Today, the much-anticipated (and, by some, much-feared) report on the Act 32-mandated study of the Wisconsin Retirement System was released.
The introduction to the Executive Summary reads as follows:
The Wisconsin Retirement System (WRS) is an efficient and sustainable retirement system. According to the analysis prepared by Gabriel, Roeder, and Smith (the independent consulting actuary for the WRS), the WRS is insulated from large swings in annual contribution rates or funding levels due to the plan’s cost-sharing and risk-sharing features. For example, since the market collapse of 2008, annuities have been reduced by almost $3.2 billion. As a result, the WRS was able to weather much of the financial storm.
And here is the summary recommendation:
Given the current financial health and unique risk-sharing features of the WRS, neither an optional DC plan nor an opt-out of employee contributions should be implemented in Wisconsin at this time. Analysis included in this study from actuaries, legal experts, financial experts, and information from similar studies conducted in other states show that there are significant issues for both study items in terms of the actual benefit provided and potential for negative effects on administrative costs, funding, long term investment strategy, contribution rates, and individual benefits.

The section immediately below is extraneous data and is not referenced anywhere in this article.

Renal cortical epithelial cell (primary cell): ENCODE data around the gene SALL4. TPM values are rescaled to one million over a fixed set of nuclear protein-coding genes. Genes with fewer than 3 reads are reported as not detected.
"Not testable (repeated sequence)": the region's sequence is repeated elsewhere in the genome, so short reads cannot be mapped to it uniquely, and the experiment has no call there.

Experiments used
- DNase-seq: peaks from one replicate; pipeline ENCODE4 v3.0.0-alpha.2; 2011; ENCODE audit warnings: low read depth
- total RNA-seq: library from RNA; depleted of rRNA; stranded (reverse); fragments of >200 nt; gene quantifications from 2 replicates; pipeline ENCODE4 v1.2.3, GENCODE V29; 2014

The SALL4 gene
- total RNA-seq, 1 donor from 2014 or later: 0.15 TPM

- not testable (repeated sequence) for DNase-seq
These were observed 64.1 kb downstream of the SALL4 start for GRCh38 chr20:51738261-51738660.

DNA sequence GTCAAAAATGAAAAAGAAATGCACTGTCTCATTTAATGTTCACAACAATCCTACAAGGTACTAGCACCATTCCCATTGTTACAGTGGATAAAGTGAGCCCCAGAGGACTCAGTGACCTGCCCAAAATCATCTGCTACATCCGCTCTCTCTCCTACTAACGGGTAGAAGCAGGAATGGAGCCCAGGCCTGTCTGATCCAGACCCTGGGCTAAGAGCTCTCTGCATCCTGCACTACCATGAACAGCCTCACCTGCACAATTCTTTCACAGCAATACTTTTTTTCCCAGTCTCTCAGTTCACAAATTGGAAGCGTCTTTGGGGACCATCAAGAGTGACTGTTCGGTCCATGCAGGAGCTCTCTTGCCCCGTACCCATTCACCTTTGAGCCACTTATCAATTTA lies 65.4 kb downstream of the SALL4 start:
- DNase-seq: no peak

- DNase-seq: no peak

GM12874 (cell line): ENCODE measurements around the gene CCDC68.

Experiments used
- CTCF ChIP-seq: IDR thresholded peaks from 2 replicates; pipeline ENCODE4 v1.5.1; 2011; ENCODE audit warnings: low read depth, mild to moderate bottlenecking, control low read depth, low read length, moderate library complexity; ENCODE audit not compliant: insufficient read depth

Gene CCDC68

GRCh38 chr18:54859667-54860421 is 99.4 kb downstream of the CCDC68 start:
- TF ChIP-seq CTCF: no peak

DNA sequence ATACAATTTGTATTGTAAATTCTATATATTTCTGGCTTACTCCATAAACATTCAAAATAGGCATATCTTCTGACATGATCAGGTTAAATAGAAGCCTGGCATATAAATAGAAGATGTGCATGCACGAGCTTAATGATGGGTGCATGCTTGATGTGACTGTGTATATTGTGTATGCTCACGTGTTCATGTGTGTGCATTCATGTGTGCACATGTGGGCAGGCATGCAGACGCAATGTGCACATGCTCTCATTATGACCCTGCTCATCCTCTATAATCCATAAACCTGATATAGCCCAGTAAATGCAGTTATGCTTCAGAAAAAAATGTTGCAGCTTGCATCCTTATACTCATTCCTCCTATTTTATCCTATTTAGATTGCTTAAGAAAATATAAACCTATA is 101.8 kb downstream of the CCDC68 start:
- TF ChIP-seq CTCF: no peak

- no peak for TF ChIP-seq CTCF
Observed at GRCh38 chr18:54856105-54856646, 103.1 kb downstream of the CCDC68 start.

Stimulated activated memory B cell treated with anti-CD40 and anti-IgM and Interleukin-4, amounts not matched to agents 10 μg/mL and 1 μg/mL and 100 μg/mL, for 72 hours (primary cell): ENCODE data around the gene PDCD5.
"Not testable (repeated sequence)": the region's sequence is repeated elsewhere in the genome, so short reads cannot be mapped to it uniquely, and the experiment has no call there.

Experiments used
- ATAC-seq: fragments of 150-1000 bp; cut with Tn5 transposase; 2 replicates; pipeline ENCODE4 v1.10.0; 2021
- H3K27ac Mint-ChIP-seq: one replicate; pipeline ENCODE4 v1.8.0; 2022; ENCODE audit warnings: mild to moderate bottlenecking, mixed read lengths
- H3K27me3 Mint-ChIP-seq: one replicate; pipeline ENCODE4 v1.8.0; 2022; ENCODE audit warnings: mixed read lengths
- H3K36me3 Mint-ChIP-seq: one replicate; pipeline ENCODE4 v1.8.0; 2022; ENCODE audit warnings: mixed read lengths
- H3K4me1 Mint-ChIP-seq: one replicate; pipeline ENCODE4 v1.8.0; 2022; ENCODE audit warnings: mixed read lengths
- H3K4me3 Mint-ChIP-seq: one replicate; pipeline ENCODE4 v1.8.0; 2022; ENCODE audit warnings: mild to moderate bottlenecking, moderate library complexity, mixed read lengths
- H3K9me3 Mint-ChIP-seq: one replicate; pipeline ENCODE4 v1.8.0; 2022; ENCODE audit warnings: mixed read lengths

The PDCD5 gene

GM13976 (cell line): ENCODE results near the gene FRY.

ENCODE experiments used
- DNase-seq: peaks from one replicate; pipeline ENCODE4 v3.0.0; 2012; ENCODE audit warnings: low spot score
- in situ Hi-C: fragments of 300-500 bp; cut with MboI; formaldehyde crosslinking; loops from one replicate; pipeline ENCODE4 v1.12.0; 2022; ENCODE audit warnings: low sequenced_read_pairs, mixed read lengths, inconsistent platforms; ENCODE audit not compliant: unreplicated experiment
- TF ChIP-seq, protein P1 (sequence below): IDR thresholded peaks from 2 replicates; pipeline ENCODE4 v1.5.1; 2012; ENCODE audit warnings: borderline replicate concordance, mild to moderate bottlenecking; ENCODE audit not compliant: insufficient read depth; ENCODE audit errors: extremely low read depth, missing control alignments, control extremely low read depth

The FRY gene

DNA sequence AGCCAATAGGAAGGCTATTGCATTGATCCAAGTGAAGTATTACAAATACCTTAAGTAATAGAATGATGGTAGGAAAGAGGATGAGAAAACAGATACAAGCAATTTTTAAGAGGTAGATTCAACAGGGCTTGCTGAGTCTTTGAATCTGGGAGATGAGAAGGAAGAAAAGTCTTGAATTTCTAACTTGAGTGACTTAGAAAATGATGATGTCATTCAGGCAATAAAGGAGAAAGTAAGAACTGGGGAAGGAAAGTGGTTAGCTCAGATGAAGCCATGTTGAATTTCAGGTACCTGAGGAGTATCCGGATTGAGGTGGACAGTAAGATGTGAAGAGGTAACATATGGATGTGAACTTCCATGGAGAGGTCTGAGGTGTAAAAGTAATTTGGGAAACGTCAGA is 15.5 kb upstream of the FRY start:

The overall tone of the report is very supportive of the current structure and management of the WRS. In particular, there appears to be no support for moving from a defined benefit plan to a defined contribution plan, which was one of the biggest fears of those currently depending on the WRS for their retirement security.
On the whole, this is very welcome news for those who feared that the report might provide cover for politically motivated meddling with the WRS. We trust now that the findings and recommendations in this report will guide the actions of the state legislature and the governor’s office.
The complete report can be viewed here (PDF, 1.5 MB)
An accompanying article by the Wisconsin State Journal can be viewed here.
Readers who have taken the time to read through the recommendations are encouraged to comment below.